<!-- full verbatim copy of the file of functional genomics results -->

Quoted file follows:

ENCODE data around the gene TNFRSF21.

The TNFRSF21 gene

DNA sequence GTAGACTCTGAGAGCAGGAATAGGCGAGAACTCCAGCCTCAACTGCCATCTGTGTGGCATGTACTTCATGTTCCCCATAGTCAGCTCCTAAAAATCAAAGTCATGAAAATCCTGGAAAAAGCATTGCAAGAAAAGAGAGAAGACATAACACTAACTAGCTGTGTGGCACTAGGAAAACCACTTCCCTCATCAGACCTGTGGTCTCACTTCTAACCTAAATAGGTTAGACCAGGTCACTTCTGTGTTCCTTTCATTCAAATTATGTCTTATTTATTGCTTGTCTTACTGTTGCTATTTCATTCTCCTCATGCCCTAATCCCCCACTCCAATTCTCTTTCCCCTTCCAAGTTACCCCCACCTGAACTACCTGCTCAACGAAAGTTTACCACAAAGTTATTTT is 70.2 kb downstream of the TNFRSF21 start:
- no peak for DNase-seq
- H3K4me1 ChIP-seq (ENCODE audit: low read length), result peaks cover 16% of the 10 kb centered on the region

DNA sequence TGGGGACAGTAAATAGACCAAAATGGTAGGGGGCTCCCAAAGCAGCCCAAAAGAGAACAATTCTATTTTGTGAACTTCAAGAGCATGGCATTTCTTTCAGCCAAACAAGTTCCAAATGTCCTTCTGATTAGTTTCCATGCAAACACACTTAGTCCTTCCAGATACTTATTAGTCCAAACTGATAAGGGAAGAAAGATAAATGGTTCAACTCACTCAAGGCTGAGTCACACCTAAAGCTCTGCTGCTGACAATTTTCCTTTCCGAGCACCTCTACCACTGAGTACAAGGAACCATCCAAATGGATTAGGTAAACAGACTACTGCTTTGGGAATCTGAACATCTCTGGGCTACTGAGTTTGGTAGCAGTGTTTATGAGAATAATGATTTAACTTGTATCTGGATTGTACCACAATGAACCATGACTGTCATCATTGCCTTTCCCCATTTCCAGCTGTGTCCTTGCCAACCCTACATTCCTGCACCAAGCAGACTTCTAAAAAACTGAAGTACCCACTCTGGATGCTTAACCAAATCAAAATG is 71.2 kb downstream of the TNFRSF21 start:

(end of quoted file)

ENCODE data around the gene TNFRSF21.

The TNFRSF21 gene

DNA sequence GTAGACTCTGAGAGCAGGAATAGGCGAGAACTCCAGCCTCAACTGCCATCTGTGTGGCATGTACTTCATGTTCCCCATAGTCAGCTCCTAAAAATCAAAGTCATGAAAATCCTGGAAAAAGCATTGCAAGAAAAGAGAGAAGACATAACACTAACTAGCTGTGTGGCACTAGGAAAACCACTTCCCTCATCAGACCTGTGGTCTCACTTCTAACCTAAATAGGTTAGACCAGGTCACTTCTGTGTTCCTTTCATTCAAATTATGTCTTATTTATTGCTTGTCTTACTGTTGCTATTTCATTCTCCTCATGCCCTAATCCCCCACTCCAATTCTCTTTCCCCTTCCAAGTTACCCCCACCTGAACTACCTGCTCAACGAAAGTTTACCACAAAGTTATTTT is 70.2 kb downstream of the TNFRSF21 start:
- no peak for DNase-seq
- H3K4me1 ChIP-seq (ENCODE audit: low read length), result peaks cover 16% of the 10 kb centered on the region

DNA sequence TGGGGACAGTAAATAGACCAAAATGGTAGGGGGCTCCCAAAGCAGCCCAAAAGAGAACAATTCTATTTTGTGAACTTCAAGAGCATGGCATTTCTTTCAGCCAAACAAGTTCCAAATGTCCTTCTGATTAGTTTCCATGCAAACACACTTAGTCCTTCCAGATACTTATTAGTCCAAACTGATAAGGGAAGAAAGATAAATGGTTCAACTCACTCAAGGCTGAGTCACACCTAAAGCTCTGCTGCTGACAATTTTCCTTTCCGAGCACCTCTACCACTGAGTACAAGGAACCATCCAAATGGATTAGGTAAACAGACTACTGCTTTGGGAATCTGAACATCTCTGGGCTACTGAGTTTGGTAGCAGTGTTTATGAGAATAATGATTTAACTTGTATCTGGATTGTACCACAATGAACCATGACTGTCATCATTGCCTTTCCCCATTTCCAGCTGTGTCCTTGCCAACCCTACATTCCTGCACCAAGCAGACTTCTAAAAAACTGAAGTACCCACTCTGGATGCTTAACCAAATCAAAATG is 71.2 kb downstream of the TNFRSF21 start: